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Defining CPD

01 June 2015 Charmaine Koch, IISA

Professional development is the advancement of skills or expertise to succeed in a particular profession, especially through continued education. To satisfy the definition, one must be able to demonstrate the advancement of skills or expertise.

The only measurable value thereof is in the form of reflection and documentation. This could be writing an article or an assessment, or even presenting the experience to an audience. It could lead to further research on a topic. Such research could help us understand a risk better in terms of risk behaviour, which then impacts on our response to that risk, through risk mitigation or underwriting conditions. Thus, we could develop the idea of Continuing Professional Development (CPD) as wide as the expertise of the Short-Term Insurance industry and beyond.

Think of the aspects of your job. Technical components, administrative aspects, systems you work with, soft skills you use regularly, managerial skills, where do you want to progress in the next year?

Searching for hidden gaps

Considering the vastness of learning, think for a moment about the activities you have experienced in the last week, month or year which have contributed to your learning experiences in your current position. How could you document or provide evidence of those and submit them for recognition? If there have not been that many, what resources are available for you to learn more about risks, or area in which you operate? Where is there room for improvement that will assist you in advancing your career?

Whilst CPD at this particular point in time is only a requirement for professional members of professional bodies, it is something that we all do. Recording these activities will become a requirement with the Financial Services Board (FSB) as part of the fit and proper requirements in due course. Who would you be able to partner with that can assist you in keeping record of these activities?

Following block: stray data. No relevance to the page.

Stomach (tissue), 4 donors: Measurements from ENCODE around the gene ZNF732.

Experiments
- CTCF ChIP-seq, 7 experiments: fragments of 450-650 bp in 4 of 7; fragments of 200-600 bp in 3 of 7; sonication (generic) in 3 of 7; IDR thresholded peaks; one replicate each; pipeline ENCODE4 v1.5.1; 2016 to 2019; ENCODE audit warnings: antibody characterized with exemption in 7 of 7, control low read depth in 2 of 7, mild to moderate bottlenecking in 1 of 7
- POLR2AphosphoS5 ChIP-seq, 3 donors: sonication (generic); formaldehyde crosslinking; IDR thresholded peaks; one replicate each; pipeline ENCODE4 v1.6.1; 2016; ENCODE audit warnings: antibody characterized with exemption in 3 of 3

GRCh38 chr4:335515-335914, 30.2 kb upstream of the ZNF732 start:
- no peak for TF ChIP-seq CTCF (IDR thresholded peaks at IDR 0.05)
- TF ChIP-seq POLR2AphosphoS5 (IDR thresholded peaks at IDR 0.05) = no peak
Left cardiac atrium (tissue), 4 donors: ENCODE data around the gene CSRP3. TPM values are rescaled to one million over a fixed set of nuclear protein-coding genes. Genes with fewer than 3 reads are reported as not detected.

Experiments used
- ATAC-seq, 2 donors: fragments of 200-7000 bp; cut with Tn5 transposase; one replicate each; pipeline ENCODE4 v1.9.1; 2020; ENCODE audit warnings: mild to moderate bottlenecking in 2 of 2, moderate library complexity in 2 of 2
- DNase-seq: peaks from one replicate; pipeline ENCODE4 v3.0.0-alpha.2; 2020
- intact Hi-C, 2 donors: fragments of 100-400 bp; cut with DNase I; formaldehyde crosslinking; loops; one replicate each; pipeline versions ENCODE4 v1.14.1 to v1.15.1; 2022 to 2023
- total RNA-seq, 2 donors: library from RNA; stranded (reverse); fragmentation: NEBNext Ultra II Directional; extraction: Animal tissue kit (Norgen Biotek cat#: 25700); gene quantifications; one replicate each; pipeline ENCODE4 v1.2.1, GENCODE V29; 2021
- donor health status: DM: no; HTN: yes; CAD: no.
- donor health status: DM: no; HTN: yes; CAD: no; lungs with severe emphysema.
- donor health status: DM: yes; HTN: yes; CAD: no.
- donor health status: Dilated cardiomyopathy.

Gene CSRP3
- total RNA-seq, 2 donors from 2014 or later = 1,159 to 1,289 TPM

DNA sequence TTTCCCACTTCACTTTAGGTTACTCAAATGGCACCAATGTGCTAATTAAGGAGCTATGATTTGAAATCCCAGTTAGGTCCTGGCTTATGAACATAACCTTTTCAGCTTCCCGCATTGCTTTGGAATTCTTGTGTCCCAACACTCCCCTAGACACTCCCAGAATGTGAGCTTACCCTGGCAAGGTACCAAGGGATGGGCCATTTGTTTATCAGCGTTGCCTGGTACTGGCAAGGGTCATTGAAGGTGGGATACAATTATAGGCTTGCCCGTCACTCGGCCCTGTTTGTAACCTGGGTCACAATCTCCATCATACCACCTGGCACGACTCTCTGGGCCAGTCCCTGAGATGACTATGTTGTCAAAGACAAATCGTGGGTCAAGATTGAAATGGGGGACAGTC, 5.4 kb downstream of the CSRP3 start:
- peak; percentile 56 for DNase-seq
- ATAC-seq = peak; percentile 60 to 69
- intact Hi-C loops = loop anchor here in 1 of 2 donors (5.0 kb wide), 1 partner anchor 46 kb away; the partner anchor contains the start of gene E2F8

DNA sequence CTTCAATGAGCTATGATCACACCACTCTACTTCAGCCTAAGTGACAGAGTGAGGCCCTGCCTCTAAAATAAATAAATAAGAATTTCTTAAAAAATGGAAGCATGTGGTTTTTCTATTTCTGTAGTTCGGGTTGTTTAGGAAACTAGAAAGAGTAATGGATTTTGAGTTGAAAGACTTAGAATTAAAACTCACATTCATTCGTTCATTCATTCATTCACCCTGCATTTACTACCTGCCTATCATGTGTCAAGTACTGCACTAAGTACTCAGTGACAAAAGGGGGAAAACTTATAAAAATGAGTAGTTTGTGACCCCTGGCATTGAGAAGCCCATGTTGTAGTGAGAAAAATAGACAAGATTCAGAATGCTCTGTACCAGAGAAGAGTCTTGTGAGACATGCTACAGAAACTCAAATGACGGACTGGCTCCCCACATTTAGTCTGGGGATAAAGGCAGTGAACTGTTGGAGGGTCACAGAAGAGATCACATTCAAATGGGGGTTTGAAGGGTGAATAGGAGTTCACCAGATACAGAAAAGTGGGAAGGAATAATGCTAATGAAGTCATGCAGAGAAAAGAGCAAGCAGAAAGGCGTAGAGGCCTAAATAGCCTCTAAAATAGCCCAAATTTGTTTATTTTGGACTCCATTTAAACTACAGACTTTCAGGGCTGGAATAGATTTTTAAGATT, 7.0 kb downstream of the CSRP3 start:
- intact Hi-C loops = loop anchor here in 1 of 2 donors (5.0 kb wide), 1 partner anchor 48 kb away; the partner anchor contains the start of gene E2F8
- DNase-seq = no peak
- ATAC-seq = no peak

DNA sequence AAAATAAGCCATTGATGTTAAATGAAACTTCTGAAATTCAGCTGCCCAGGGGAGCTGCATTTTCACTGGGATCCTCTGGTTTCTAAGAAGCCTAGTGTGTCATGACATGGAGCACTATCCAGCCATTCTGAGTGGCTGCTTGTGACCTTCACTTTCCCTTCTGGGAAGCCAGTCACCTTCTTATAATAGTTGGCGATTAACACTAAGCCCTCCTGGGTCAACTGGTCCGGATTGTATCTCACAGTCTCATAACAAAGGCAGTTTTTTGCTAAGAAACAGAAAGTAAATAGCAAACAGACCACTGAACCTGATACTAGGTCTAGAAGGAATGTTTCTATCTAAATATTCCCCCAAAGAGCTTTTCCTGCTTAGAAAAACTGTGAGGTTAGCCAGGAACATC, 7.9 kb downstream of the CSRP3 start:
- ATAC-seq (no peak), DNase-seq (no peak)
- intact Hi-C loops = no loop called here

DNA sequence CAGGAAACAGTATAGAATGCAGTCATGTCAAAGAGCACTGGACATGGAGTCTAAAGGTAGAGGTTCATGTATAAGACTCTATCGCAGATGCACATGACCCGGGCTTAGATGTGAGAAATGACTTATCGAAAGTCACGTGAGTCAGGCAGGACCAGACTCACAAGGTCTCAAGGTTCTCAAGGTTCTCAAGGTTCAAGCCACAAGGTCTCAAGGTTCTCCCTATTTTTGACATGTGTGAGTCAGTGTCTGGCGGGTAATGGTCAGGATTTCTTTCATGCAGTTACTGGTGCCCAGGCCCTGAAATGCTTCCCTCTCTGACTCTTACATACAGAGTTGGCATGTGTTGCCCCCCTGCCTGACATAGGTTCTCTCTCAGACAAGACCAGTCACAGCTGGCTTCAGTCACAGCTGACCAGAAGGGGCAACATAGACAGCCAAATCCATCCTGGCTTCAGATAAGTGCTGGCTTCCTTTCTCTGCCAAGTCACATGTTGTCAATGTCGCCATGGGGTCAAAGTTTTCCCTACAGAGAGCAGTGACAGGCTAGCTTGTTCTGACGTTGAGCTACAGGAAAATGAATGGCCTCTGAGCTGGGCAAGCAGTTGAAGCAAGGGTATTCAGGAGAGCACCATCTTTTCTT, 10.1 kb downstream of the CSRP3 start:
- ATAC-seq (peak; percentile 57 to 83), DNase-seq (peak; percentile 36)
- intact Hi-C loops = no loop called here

A broader scope

Many Professional Members have started becoming acquainted with the fact that recording CPD activities is a requirement that is here to stay. Most often these are activities we naturally do to remain up to date and relevant in our field and may relate to different aspects of our industry.

A CPD activity can be any activity relating to such advancement. It can be structured or unstructured, formal or informal. However, the one criteria that is critical is that the activity must be verifiable. Verifiable evidence can take many forms such as a signed attendance register, exam results, online assessments or certificates of attendance.

The Insurance Institute of South Africa’s (IISA) CPD capacity for recording CPD activities reaches 11 different types of activities with sub-categories in order to facilitate the rating and capturing of the various learning that takes place. The most important aspect of proving your learning is time spent and giving evidence of the event. This could include a signed log of hours, signed attendance registers, or peer or management sign off, an agenda and presentation, attendance certificates, published articles, and many more.

A journey to travel

In order to guide our members, IISA set up partnerships with those who offer activities and published those on a CPD calendar. Whilst there are still many more activities that can, and possibly should be rated for CPD purposes, the calendar of events is by no means prescriptive. The calendar only contains 20% of the activities the IISA recognise.

The FSB have also reopened their consultation process relating to CPD for Financial Advisory and Intermediary Services (FAIS) purposes, and the IISA are part of the consultation workgroup which includes professional bodies, industry associations, SAQA and compliance practices.

CPD is a road of learning that will not be static and has already gained rapid momentum. Getting on the road is the first step to being on the right track.

Quick Polls

QUESTION

Do you believe the short term industry should be changed to that of an accountable institution?

ANSWER

Yes, it will assist in tracking criminal trends within the insurance industry, thereby assisting regulators in their fight against fraud
No, it will be costly and onerous
Its just another regulatory hurdle the industry will have to tackle
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